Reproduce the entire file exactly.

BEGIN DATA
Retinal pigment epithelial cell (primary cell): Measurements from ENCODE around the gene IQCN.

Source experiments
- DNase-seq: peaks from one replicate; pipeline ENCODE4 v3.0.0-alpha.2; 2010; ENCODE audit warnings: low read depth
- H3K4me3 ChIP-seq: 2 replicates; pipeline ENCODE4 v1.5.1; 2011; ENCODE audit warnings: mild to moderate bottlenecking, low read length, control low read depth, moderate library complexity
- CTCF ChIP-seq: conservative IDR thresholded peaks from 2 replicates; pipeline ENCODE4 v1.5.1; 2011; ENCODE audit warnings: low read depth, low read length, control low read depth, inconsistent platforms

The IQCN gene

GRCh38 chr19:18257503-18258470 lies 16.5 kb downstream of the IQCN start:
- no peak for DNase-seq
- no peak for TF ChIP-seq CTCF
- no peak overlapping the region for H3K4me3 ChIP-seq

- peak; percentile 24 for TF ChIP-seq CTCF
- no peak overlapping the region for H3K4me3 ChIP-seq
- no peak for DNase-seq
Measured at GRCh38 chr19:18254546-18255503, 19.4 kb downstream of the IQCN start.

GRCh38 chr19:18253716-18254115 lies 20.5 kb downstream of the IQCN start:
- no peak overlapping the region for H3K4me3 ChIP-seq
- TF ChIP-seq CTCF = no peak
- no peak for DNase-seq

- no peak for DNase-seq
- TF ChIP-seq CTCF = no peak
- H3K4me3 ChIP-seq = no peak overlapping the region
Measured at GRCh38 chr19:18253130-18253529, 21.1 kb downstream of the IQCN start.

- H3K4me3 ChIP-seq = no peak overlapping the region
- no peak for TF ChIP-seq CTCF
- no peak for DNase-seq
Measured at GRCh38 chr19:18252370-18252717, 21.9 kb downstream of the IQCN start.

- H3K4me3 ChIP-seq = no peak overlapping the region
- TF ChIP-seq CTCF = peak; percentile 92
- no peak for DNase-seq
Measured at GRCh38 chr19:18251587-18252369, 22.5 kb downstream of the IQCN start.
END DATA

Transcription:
Retinal pigment epithelial cell (primary cell): Measurements from ENCODE around the gene IQCN.

Source experiments
- DNase-seq: peaks from one replicate; pipeline ENCODE4 v3.0.0-alpha.2; 2010; ENCODE audit warnings: low read depth
- H3K4me3 ChIP-seq: 2 replicates; pipeline ENCODE4 v1.5.1; 2011; ENCODE audit warnings: mild to moderate bottlenecking, low read length, control low read depth, moderate library complexity
- CTCF ChIP-seq: conservative IDR thresholded peaks from 2 replicates; pipeline ENCODE4 v1.5.1; 2011; ENCODE audit warnings: low read depth, low read length, control low read depth, inconsistent platforms

The IQCN gene

GRCh38 chr19:18257503-18258470 lies 16.5 kb downstream of the IQCN start:
- no peak for DNase-seq
- no peak for TF ChIP-seq CTCF
- no peak overlapping the region for H3K4me3 ChIP-seq

- peak; percentile 24 for TF ChIP-seq CTCF
- no peak overlapping the region for H3K4me3 ChIP-seq
- no peak for DNase-seq
Measured at GRCh38 chr19:18254546-18255503, 19.4 kb downstream of the IQCN start.

GRCh38 chr19:18253716-18254115 lies 20.5 kb downstream of the IQCN start:
- no peak overlapping the region for H3K4me3 ChIP-seq
- TF ChIP-seq CTCF = no peak
- no peak for DNase-seq

- no peak for DNase-seq
- TF ChIP-seq CTCF = no peak
- H3K4me3 ChIP-seq = no peak overlapping the region
Measured at GRCh38 chr19:18253130-18253529, 21.1 kb downstream of the IQCN start.

- H3K4me3 ChIP-seq = no peak overlapping the region
- no peak for TF ChIP-seq CTCF
- no peak for DNase-seq
Measured at GRCh38 chr19:18252370-18252717, 21.9 kb downstream of the IQCN start.

- H3K4me3 ChIP-seq = no peak overlapping the region
- TF ChIP-seq CTCF = peak; percentile 92
- no peak for DNase-seq
Measured at GRCh38 chr19:18251587-18252369, 22.5 kb downstream of the IQCN start.